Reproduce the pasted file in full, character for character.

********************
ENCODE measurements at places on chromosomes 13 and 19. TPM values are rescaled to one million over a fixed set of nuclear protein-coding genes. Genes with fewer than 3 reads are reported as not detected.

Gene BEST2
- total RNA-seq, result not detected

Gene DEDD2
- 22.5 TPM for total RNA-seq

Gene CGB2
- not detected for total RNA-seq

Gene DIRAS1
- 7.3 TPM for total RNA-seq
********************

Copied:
ENCODE measurements at places on chromosomes 13 and 19. TPM values are rescaled to one million over a fixed set of nuclear protein-coding genes. Genes with fewer than 3 reads are reported as not detected.

Gene BEST2
- total RNA-seq, result not detected

Gene DEDD2
- 22.5 TPM for total RNA-seq

Gene CGB2
- not detected for total RNA-seq

Gene DIRAS1
- 7.3 TPM for total RNA-seq